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      17beta-estradiol decreases vascular tone in cerebral arteries by shifting COX-dependent vasoconstriction to vasodilation.

      American Journal of Physiology - Heart and Circulatory Physiology

      drug effects, Vasodilation, pharmacology, Vasoconstrictor Agents, Vasoconstriction, Uterus, Rats, Inbred F344, Rats, biosynthesis, Prostaglandins, physiology, Prostaglandin-Endoperoxide Synthases, Prostaglandin Antagonists, Pressure, Organ Size, Muscle, Smooth, Vascular, Muscle Tonus, Muscle Contraction, Membrane Proteins, Isoenzymes, metabolism, Intramolecular Oxidoreductases, Female, Estradiol, Cytochrome P-450 Enzyme System, Cyclooxygenase 1, Cerebral Arteries, Body Weight, Arachidonic Acid, Animals, 15-Hydroxy-11 alpha,9 alpha-(epoxymethano)prosta-5,13-dienoic Acid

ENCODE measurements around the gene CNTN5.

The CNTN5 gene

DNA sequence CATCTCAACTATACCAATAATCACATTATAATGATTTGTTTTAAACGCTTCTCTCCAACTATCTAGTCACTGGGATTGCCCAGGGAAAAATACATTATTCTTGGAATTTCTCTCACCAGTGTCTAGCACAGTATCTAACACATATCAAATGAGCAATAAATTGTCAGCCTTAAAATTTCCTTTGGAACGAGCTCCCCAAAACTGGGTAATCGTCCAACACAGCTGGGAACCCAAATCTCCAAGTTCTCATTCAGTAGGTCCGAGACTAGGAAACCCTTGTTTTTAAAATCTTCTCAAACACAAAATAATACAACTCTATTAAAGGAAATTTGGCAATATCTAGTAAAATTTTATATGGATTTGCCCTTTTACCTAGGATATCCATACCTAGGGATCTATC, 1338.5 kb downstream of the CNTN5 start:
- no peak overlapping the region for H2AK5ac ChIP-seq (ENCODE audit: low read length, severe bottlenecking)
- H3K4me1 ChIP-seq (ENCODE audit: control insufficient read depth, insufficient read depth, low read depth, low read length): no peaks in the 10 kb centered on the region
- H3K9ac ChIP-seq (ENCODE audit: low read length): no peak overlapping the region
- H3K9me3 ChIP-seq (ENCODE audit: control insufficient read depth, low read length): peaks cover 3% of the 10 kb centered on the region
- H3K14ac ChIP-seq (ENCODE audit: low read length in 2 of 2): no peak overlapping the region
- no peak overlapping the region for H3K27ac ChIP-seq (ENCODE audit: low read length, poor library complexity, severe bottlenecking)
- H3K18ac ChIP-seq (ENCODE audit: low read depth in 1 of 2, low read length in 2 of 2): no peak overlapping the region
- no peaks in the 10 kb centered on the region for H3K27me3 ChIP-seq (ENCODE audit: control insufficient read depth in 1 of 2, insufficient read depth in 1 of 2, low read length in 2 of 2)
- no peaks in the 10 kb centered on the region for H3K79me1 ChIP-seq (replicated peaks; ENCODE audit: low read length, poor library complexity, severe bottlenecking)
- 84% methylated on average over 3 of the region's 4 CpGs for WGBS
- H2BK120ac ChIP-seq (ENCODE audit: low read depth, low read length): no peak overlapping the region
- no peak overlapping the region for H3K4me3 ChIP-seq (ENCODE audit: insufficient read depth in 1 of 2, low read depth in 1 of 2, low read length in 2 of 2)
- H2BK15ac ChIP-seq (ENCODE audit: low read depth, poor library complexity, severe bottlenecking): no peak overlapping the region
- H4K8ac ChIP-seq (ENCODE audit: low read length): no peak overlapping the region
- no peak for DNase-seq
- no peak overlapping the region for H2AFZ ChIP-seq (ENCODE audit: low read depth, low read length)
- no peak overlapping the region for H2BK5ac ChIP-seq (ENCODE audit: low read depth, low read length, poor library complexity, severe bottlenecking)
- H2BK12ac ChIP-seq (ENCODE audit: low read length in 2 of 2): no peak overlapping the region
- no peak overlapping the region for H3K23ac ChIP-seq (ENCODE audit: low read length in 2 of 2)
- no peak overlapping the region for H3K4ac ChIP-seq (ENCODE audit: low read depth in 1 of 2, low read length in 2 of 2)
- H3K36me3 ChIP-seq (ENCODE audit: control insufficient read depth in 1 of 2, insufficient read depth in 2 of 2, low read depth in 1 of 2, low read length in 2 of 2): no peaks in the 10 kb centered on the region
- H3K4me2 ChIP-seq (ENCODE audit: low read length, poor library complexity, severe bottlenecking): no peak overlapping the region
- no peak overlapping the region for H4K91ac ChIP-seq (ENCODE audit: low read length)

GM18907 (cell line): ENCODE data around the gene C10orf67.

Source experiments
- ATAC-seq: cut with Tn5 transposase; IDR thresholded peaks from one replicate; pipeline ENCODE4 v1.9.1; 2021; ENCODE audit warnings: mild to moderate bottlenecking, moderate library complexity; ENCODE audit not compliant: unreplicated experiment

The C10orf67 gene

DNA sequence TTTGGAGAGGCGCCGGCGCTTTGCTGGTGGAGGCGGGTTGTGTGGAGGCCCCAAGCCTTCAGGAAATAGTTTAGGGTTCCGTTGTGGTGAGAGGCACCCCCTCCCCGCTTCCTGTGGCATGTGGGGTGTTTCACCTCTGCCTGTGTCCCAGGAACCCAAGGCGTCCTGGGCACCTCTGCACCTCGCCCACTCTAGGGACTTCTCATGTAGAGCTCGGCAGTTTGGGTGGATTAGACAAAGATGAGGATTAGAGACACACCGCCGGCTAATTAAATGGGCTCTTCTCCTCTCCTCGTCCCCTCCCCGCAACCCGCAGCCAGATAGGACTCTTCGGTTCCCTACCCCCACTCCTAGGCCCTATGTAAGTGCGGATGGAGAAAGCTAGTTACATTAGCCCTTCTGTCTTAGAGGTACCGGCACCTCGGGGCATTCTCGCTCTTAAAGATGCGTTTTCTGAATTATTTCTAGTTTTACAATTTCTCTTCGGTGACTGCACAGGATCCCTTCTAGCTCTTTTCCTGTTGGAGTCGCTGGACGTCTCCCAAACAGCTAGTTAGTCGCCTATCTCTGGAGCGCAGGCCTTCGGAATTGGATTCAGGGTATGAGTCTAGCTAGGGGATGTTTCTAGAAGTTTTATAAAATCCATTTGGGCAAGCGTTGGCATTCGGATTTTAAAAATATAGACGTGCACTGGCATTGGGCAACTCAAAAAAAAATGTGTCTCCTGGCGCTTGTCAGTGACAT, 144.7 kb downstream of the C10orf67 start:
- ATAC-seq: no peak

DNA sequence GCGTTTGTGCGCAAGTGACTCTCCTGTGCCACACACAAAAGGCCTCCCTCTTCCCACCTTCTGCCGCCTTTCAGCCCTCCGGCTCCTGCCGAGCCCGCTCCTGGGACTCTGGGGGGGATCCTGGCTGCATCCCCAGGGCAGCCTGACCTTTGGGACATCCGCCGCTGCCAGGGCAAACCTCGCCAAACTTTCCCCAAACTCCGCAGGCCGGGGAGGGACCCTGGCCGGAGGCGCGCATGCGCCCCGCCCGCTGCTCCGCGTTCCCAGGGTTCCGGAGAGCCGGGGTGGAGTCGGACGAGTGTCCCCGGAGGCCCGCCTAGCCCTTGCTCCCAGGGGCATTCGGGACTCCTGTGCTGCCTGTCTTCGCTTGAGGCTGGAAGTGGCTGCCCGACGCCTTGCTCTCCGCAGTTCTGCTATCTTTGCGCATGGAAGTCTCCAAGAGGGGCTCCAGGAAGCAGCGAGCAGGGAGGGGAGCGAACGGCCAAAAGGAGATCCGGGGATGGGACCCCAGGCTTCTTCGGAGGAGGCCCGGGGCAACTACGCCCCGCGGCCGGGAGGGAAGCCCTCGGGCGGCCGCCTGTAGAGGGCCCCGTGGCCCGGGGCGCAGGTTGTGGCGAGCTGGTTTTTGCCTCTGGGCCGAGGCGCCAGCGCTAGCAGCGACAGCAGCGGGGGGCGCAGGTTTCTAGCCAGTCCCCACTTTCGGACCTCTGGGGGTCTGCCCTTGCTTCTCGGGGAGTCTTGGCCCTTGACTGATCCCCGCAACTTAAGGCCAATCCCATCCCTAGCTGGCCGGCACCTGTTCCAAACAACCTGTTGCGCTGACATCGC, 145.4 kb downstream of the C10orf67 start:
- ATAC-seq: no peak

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          We have previously shown that estrogen treatment increases cerebrovascular cyclooxygenase-1, prostacyclin synthase, and production of prostacyclin. Therefore, vascular tone and prostanoid production were measured to investigate functional consequences of estrogen exposure. Middle cerebral arteries were isolated from ovariectomized female Fischer-344 rats with or without chronic in vivo 17beta-estradiol treatment. In vivo 17beta-estradiol treatment increased cerebral artery diameter; functional endothelium was required for expression of these differences. The nonspecific cyclooxygenase inhibitor indomethacin constricted, whereas arachidonic acid dilated, cerebral arteries from estrogen-treated animals. Estrogen exposure increased production of prostacyclin by cerebral arteries. Conversely, in estrogen-deficient animals, indomethacin dilated and arachidonic acid constricted cerebral blood vessels. This correlated with vasorelaxation following inhibition of the thromboxane-endoperoxide receptor with SQ-29548 but not after selective blockade of thromboxane synthase with furegrelate, suggesting prostaglandin endoperoxide (i.e., PGH2) activity. Removal of the endothelium or selective blockade of cyclooxygenase-1 with SC-560 abolished estrogen-mediated differences in the effects of arachidonate on vessel diameter and on prostacyclin production by cerebral arteries. These data suggest 17beta-estradiol decreases cerebrovascular tone by shifting the primary end product of the endothelial cyclooxygenase-1 pathway from the constrictor prostaglandin PGH2 to the vasodilator prostacyclin. These effects of estrogen may contribute to the heightened thromboresistance and enhanced cerebral blood flow documented in pre-versus postmenopausal women.

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